Tell us the story behind the funding of Totem.

There is not a story, there are stories. We did 2 rounds, and both were hard. Operational heavy companies with 1st time entrepreneurs is not really what VCs look for. We managed to have a lot of warm intros, went on 20-30 meetings each time with targeted VC in Paris, London, Berlin but also just through Zoom. I went all in and managed each time to get a deal.

The second time was 100% Zoom in 2 months, in the middle of coronavirus. Never surrender.

What differentiates Totem from its competitors? Can you tell us more about the concept of “p-commerce”?

Building a brand is not enough in this world. Uber, Airbnb and so on have all created a whole new category and a brand to win it. They are capturing 75% of the category profit.

Here is the context: through technology, we have progressively replaced physical commerce (sustainable, local, social, by foot) for e-commerce & q-commerce (choice, diversity, speed).

This is not sustainable.

My vision is to create p-commerce (proximity commerce = a decentralized network of unique points of sale), gathering people through unique purchasing experiences focused on proximity, convenience and sustainability. Technology should not bring the product to the client. This creates a Centralized Network that is not sustainable for the planet, not convenient (15′ delivery) for the client. Technology should bring the point of sales to the client. This creates a Decentralized Network that is sustainable for the planet, convenient (0′ delivery) for the client.

Our mission is therefore to be your closest convenience store, where you grab, discover, and enjoy everyday essentials right here, right now at the right price.

Totem was founded in 2017. How have your objectives and goals changed since the company has grown?

Like Jeff Bezos says: Be stubborn on the vision. Be flexible on details.

Our vision is the same, but our path is changing and adapting to the situation; new brand, new products. We are now 10 time stronger than at the beginning and we are using all we know to grow 10x faster.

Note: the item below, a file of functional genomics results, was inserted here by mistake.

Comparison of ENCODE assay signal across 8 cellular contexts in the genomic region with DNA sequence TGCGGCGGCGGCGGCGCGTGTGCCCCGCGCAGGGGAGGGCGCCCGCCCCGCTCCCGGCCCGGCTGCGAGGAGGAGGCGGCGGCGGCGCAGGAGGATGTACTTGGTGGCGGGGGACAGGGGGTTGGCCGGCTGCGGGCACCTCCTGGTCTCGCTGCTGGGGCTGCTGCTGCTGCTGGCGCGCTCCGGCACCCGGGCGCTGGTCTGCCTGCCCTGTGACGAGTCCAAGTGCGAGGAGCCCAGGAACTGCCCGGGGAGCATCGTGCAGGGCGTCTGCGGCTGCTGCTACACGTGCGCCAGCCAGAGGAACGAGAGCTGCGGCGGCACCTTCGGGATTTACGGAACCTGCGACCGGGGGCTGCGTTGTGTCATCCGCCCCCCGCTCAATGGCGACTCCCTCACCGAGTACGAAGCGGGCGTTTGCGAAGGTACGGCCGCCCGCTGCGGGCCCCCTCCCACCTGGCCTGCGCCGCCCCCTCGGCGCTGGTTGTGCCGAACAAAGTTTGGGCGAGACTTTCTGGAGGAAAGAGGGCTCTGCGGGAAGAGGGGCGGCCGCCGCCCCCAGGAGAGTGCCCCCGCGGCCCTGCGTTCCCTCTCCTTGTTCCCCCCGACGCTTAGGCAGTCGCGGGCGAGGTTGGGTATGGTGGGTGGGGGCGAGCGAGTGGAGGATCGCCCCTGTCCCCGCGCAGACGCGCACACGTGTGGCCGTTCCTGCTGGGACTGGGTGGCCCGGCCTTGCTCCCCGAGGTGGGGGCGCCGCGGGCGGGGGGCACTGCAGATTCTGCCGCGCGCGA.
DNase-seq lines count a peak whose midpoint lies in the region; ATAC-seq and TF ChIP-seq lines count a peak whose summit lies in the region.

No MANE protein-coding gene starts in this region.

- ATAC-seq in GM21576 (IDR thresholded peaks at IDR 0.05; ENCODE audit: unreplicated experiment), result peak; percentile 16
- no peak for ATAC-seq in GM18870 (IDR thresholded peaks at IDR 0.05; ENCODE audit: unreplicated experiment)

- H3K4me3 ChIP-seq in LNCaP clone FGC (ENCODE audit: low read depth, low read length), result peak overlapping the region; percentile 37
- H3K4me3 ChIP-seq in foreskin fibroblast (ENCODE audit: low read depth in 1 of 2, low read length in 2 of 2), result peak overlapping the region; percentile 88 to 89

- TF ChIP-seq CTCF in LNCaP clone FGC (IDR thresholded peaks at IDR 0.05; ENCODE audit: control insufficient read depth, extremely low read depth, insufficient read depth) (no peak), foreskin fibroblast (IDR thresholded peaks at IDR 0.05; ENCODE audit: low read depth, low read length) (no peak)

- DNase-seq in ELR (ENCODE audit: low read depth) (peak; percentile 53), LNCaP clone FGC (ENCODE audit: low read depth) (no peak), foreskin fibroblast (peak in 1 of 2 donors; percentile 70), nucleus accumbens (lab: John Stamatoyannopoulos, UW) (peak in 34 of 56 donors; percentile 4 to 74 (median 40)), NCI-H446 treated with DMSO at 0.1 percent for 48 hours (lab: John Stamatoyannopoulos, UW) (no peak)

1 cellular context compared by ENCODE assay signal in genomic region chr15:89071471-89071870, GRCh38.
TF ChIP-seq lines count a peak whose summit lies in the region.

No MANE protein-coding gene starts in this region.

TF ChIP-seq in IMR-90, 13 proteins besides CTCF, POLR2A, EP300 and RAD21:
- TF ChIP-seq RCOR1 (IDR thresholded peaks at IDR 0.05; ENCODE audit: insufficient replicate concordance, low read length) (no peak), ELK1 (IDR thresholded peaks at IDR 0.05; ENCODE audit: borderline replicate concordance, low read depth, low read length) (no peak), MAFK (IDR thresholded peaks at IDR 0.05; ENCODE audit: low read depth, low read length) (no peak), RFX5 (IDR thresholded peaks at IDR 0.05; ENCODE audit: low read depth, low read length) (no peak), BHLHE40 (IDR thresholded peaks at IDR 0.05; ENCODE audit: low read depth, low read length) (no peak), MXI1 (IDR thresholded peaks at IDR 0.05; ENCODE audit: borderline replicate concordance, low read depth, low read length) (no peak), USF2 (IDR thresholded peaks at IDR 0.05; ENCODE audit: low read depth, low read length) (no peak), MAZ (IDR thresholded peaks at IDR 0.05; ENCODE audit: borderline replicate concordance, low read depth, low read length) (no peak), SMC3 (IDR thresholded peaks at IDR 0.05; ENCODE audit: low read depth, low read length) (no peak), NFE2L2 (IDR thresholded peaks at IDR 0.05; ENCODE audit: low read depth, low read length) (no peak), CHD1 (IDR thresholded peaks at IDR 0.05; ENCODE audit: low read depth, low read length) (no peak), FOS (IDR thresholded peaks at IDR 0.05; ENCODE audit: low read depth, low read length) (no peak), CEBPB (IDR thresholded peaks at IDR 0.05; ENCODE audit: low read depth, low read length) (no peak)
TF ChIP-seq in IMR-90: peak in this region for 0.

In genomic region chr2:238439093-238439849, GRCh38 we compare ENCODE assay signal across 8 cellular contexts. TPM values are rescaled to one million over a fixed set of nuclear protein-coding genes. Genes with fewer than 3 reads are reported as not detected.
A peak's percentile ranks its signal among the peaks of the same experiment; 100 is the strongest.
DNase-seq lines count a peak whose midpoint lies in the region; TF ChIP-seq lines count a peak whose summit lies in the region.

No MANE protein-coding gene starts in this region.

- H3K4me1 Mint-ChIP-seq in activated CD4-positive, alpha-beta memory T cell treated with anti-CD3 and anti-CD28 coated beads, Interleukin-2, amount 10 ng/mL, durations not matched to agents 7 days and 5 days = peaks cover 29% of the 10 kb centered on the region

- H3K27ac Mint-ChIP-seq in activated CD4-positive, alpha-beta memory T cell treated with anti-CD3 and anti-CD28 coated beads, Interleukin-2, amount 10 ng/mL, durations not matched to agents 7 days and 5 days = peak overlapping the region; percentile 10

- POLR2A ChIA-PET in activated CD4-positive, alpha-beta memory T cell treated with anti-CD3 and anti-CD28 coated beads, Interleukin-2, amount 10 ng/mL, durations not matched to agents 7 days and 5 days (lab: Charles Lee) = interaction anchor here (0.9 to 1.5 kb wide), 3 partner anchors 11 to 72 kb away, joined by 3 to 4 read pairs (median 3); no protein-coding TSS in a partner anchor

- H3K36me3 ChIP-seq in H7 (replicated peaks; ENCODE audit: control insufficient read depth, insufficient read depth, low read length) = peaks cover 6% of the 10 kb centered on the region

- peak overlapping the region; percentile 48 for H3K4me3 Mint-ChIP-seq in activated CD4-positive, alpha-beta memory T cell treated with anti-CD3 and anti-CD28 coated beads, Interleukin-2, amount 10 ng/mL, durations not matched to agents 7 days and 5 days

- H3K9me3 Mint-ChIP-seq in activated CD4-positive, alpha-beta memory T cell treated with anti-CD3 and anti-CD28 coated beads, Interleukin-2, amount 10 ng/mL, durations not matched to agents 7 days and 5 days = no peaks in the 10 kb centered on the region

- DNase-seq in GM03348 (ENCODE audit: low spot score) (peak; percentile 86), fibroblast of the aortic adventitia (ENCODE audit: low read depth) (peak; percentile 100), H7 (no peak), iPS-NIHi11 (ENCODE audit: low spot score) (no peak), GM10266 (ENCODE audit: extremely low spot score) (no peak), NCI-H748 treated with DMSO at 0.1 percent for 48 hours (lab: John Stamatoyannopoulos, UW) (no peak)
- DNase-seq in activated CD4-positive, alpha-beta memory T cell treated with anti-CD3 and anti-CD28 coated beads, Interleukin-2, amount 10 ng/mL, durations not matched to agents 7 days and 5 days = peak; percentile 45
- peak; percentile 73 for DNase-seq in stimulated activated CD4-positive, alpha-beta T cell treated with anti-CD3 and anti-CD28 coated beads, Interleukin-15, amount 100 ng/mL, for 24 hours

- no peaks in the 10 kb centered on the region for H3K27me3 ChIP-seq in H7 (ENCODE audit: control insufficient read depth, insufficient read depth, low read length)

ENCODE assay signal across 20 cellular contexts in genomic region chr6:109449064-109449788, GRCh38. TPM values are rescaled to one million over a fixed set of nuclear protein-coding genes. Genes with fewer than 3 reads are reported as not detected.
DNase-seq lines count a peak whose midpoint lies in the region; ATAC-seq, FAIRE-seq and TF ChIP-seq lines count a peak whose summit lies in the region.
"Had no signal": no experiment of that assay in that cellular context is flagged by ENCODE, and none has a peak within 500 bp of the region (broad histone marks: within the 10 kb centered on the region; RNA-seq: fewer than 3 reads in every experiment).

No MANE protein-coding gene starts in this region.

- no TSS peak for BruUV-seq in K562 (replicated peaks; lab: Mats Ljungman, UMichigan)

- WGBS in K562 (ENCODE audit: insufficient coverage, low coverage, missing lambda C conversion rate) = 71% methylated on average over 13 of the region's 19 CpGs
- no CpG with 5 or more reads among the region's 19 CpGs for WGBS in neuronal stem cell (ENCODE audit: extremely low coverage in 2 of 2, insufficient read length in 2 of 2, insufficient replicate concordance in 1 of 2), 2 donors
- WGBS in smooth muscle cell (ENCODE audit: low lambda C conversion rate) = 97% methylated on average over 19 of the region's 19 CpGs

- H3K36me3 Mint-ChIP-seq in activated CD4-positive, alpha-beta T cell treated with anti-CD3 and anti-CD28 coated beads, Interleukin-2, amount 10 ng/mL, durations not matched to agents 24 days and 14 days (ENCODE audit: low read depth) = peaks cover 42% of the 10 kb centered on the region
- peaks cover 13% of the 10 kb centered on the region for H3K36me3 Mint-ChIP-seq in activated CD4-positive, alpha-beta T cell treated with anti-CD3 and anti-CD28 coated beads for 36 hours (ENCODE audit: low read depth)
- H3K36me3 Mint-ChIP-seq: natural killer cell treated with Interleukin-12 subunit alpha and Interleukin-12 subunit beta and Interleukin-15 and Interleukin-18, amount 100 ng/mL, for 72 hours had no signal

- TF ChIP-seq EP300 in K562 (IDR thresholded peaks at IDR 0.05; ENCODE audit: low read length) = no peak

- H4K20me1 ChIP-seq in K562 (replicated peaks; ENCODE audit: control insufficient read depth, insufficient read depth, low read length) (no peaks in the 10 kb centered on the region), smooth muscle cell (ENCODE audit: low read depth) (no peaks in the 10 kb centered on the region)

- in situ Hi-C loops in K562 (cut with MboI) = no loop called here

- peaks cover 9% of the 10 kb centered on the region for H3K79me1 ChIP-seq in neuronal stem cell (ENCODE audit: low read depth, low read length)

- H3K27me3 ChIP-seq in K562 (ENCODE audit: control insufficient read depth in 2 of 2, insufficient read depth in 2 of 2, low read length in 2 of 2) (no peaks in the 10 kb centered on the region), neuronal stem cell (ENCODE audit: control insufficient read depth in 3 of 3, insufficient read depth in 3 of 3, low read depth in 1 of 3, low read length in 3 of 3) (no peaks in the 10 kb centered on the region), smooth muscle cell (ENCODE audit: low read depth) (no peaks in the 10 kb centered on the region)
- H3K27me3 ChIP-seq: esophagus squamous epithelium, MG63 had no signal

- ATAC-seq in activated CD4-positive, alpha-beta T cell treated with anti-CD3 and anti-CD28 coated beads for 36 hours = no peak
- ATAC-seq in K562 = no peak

What do you consider as Totem’s most significant milestone so far?

Having 1000 daily users that are buying products right here, right now at the right price through our stores and mobile application.

What was it like growing your team? What are the challenges and surprises you encountered? What tips do you have for building a solid team?

Build your company culture early. Don’t let your workplace slowly become what you hate. It is not their responsibility; it is your responsibility to make it their responsibility. Hire senior people who know themselves if you want to go fast. Mix IQ and EQ. Keep an equilibrium between process and care.

Diversity in the team, yes or no? Why?

Hell yes. Diversity is not an option; it is a core value. Alone you go faster, together we go further.

Any quotes or final thoughts you would like to share or  any new launches or milestones?

Our model is based on trust and so far, we never saw more than 5% of unknown shrinkage. This means you can trust people. So do it. I truly believe communities need to trust and respect each other. This can bring value to everyone:
– Each person in the community (lower price, more social, more sustainable …)
– The community (more sense of belonging, meaning …)
– The service (less money invested in trying to control people, but more money invested into improving the service).

Technology should not separate us, but bring us back together.